What Is Grin?

On January 15, the Grin mainnet went live, and it’s captured the attention from supporters and speculators across the space since. One of the pioneers behind MimbleWimble tech, Grin’s unwavering focus to privacy and scalability has presented a fresh project and point of interest for enthusiasts to observe.

Just two days after launch, Theymos announced that Grin was to be accepted for Bitcointalk forum payments, the first currency beyond Bitcoin to achieve this status. With the support of several other longstanding community members, word of this project spread like wildfire. When it first hit exchanges, GRIN was trading at over US$250 per coin. After retracing significantly to the US$3-4 mark, it’s started climbing once more, up almost 300% this week with a current price of $13 per coin, setting the market cap to roughly US$13 million at time of writing.

What is Grin?

To get an idea of what exactly Grin is, a good place to start is the comprehensive list of everything Grin is not. For those looking, a few objects in the list probably stick out as peculiar: no addresses, no transaction history, no fixed supply, among others. Obviously, Grin is quite different from many of the other projects in the space. But how, exactly, can Grin function as a cryptocurrency without any of these seemingly key components?

MimbleWimble, a concept introduced in 2016 by Tom Elvis Jedusor, drawing inspiration from Greg Maxwell’s proposed confidential transactions, acts as a stripped-down blockchain alternative that promotes maximum privacy and scalability, eliminating bloat in all other capacities. Unlike Bitcoin, whose transactions are stored forever, Grin’s implementation of MimbleWimble indicates that transactions are forgotten after they’ve been confirmed by miners.

The way transactions are confirmed is akin to the practice of an accountant calculating costs and revenue. Rather than miners broadcasting that a transaction took place- and the participants involved, they simply confirm that the sends and receives of peers in the network maintain zero sum. If I announce that I’ve sent 100 Grin, and you announce that you’ve received 100 Grin, the sum of activity is zero (-100 + 100) and thus kosher. That transaction is then forgotten forever. Beyond erasing transactions, privacy is maximized by routing transactions privately across peers before announcing publicly to the network. Nobody can see that I sent you 100 Grin, as it was essentially “tumbled” before it got to you.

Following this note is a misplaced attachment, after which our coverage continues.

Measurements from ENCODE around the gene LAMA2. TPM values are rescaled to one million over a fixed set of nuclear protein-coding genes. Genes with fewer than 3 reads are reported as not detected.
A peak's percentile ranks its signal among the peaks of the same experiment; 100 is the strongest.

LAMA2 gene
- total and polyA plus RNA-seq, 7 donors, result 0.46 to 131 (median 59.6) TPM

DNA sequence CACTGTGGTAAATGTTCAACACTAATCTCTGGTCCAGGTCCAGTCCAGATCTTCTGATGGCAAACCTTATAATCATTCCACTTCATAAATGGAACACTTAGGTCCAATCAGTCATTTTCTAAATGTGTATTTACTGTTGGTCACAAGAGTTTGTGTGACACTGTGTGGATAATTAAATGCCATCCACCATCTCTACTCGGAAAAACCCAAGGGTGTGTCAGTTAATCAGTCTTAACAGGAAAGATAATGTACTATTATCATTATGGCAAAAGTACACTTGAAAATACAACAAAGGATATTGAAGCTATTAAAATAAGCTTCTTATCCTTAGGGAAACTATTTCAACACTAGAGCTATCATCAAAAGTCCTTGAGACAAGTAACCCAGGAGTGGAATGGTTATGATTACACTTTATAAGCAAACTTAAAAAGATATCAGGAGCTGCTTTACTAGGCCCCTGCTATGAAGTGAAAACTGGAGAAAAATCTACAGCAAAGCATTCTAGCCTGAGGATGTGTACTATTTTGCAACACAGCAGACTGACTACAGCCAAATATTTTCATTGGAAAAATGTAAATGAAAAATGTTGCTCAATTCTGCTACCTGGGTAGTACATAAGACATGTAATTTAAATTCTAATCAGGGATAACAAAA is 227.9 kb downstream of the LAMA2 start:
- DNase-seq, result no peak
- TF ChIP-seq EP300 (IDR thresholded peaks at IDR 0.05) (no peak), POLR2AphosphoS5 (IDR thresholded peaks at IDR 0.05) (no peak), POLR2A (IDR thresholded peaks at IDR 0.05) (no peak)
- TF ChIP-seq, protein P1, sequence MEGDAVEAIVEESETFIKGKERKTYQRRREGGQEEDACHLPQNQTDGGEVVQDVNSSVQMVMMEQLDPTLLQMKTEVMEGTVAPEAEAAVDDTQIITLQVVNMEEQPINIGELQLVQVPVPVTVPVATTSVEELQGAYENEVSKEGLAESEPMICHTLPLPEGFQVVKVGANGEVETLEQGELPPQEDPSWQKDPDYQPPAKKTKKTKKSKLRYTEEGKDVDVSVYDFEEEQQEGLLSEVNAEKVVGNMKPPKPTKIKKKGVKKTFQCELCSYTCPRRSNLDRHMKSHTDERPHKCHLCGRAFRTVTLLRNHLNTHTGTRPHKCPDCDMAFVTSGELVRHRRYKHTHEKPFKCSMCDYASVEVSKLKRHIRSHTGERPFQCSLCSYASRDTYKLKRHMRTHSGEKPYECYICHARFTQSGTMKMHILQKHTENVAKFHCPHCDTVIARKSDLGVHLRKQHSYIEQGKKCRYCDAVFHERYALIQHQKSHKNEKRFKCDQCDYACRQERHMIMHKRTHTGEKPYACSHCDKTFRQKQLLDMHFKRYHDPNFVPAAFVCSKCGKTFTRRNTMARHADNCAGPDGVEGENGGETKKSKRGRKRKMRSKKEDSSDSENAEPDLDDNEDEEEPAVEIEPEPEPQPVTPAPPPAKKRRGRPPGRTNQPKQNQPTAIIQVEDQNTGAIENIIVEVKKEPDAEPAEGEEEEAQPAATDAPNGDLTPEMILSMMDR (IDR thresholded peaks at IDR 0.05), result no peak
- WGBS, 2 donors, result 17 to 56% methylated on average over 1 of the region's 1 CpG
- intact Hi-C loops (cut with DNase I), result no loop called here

Instead of addresses, payments are sent as file transfers to HTTP or IP locations. By spoofing IP addresses, users can further promote their privacy. What does this look like? No senders, no recipients, no transactions, no amounts. Grin is arguably the most private cryptocurrency to date.


While Grin features some novel innovations, the tokenomics suggest this project may be more for hobbyists and adopters, rather than speculators. The main drawback for traders is the emission schedule for Grin. On average, one Grin is mined every second. This reward will not be reduced or halved at any point in the future. As such, there is an infinite maximum supply. In its first days of mainnet, this also means that the inflation rate is massive. At time of writing, the current rate of inflation is approximately 8% daily. Of course, as the supply increase, the relative inflation will continue to decrease, but until months down the road, the supply will continue to increase at a massive rate.

On the other hand, altcoin purists will appreciate that Grin is an open source project with no leader, no pre-mine, and no ICO. Developers may receive donations from the community, but everything takes place on a voluntary basis. This may be seen as a hurdle to overcome for adoption, with no fund to promote adoption in terms of acceptance by different merchants and service providers or listing on exchanges.

Because of the implementation of MimbleWimble, Grin acts purely as a currency. There is no scripting language or development protocol that can be used to build contracts and dApps. Whether or not this changes in the future is yet to be seen.

It’s also important to recognize that Grin is not the first coin to implement MimbleWimble. Although Grin development began soon after the introduction of MimbleWimble, it’s mainnet was preceded by Beam, whose mainnet launched January 3rd. Beam’s orchestration differs somewhat, it does have a development team and governance model, and it did have a coin sale, but the core sentiments of both: privacy and scalability, remains unchanged.